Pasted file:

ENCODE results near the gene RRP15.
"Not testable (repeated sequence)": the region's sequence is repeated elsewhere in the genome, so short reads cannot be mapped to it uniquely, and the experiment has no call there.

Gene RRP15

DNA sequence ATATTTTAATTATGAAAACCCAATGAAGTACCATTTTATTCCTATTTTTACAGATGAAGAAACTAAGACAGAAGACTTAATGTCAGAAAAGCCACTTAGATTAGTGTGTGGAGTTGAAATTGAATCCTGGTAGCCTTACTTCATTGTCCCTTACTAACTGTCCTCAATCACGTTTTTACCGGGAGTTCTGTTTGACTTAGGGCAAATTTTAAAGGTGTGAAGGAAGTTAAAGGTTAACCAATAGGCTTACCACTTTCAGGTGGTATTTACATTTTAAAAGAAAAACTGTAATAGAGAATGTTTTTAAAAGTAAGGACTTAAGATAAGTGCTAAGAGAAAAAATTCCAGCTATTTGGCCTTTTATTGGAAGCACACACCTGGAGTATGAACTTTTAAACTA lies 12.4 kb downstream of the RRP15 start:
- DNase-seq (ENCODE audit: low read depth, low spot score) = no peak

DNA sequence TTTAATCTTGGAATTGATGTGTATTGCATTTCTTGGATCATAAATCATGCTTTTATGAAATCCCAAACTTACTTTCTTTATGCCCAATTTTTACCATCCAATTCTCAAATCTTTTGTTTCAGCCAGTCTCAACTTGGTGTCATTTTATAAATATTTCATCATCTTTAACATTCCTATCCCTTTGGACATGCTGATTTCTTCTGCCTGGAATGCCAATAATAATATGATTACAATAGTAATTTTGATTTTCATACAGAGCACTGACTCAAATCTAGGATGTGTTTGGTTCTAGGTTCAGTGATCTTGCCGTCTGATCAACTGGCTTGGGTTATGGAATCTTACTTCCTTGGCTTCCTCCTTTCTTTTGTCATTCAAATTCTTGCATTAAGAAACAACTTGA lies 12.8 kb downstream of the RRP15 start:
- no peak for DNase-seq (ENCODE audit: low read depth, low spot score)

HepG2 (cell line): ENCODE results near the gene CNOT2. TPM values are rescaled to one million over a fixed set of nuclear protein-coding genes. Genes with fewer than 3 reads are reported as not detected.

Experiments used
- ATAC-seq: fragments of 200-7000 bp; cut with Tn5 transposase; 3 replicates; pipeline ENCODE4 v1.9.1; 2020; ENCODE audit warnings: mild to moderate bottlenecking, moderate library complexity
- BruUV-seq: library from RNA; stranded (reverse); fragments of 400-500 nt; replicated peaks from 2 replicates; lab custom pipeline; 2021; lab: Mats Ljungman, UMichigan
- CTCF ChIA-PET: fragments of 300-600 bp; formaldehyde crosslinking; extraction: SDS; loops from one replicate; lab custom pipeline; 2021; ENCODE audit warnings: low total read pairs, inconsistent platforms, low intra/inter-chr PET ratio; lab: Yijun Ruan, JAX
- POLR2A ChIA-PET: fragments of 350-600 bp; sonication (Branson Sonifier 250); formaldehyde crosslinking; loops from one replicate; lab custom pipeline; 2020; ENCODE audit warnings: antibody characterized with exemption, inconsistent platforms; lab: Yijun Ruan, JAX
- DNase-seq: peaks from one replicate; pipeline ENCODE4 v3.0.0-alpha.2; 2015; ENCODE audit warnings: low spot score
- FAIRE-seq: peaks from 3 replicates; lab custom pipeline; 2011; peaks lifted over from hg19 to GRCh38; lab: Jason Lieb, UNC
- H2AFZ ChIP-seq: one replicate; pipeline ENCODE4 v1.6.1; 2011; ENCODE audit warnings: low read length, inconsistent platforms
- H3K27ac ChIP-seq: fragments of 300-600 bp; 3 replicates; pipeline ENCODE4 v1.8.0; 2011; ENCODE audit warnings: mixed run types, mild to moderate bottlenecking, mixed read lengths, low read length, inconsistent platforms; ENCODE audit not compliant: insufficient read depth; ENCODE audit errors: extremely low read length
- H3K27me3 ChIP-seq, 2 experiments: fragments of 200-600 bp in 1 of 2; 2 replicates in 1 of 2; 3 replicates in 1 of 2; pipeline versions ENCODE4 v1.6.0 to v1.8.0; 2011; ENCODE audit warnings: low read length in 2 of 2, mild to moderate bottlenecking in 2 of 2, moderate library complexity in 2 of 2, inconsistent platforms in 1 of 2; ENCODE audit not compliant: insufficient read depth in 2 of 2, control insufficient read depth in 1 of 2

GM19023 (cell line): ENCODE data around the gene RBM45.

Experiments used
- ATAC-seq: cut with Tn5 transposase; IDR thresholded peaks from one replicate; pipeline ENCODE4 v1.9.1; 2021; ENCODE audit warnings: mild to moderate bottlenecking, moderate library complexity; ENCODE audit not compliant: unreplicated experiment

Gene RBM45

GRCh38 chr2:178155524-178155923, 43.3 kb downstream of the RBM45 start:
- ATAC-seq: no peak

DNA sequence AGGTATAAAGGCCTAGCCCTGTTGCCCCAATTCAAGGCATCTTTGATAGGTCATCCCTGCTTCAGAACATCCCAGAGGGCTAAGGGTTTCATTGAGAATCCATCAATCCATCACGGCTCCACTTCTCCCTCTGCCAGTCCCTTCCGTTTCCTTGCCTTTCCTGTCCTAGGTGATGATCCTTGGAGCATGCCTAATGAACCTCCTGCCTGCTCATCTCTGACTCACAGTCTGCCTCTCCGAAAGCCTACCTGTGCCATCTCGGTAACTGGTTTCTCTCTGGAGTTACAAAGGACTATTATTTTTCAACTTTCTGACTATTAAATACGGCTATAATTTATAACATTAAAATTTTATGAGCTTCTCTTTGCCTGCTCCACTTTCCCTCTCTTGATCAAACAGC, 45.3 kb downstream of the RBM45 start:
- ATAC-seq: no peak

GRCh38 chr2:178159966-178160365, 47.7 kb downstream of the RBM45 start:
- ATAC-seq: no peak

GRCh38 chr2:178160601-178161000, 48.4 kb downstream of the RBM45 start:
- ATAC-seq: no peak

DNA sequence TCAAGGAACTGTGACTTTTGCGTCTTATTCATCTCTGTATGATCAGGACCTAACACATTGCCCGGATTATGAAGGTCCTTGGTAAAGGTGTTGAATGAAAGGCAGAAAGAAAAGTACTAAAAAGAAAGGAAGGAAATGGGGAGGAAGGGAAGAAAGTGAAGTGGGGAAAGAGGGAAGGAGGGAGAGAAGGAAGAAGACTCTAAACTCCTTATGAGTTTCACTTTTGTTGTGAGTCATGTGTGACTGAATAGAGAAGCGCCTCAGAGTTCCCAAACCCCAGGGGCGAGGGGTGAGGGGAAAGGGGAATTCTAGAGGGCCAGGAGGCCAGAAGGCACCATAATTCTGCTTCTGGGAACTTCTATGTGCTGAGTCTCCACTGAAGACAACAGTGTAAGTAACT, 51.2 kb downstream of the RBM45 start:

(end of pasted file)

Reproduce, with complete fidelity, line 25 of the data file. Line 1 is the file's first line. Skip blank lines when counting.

DNA sequence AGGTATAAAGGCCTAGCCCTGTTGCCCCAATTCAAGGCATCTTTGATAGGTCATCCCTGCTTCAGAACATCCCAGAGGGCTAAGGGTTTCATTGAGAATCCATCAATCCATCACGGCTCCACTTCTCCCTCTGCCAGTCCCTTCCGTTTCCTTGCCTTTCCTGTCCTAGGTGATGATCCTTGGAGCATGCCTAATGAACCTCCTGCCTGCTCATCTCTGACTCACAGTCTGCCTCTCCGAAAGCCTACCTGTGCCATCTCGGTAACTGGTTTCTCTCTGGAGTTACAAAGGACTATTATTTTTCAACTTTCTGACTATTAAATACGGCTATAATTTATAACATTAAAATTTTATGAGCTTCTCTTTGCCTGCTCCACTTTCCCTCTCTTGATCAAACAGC, 45.3 kb downstream of the RBM45 start: